28 April 2005 | JohnSeal
Top notch prison drama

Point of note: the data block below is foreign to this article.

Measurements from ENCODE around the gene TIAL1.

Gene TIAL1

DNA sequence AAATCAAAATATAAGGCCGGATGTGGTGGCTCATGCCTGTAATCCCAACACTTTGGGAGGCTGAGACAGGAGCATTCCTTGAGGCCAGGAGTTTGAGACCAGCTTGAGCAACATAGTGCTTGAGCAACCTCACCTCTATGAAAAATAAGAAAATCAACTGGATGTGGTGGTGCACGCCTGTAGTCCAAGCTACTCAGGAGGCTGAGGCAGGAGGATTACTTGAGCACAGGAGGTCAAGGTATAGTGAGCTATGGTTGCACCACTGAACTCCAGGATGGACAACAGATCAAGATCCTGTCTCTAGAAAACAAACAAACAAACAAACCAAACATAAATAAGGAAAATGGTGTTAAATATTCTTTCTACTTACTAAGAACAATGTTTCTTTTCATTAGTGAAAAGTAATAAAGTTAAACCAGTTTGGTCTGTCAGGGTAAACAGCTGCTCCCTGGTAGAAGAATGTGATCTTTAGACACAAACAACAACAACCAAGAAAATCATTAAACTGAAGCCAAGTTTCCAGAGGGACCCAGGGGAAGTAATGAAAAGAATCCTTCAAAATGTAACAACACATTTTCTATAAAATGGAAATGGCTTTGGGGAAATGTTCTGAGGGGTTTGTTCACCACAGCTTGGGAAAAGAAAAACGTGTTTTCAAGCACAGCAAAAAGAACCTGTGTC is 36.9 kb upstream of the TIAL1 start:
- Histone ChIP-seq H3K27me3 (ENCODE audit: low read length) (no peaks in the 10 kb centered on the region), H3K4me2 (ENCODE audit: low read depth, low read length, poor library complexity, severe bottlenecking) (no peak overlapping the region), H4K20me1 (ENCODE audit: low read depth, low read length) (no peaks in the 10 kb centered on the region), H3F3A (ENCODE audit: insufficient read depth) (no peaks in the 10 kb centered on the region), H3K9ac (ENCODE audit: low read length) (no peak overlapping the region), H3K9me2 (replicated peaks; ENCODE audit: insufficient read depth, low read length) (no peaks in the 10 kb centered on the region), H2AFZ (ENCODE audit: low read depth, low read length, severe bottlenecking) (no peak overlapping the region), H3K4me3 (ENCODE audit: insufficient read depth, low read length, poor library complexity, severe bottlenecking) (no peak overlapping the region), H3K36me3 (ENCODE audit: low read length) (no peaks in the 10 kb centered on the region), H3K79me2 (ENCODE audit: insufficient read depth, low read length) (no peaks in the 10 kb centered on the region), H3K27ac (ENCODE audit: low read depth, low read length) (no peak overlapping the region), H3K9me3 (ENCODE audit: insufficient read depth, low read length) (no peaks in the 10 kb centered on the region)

Paul Ramsey (the under-appreciated Gregg Henry) is a musician traveling home to his loving wife Linda (Kay Lenz). When his car breaks down, he's picked up by a rich couple (Tina Louise and William Windom), but soon regrets his luck when a hit and run accident occurs, and the couple railroad their new hitchhiking buddy. Soon Paul is serving time in a hellish desert prison camp run by tough Captain Kinsman (George Kennedy) and his even tougher subordinate, former jarhead Sergeant Wacker (James Wainwright in a truly hiss-worthy performance). What makes Mean Dog Blues such a good film is Henry's ability to portray a character in control of his destiny, even when things seem completely OUT of control. He displays an almost zen-like calm and a dry sense of humor that disarms gay inmate Jesus Gonzalez (Gregory Sierra), and soon insinuates himself into 'trusty' status when 'dog n****r' Mudcat (Scatman Crothers) loses his job--serving as training bait for the prison's hunting dogs, who include a particularly nasty Doberman called Rattler. As his cellmate Tonto (Gene Silva) tells him, it's the worst job in the camp, and he's in for a lot of fresh air and exercise. Meanwhile, newly pregnant Linda is working feverishly to have his conviction overturned. Will Paul taste the sweet fresh air of freedom, or will Rattler rip his throat oat before Sergeant Wacker does? You'll have to watch to find out. Sadly unavailable on home video, Mean Dog Blues recently popped up on Flix in a beautiful widescreen print. Be sure not to miss it next time they air it. Please note that the 'prohibited word' asterisked in this review is lifted directly from the screenplay, and in no way represents my own opinions.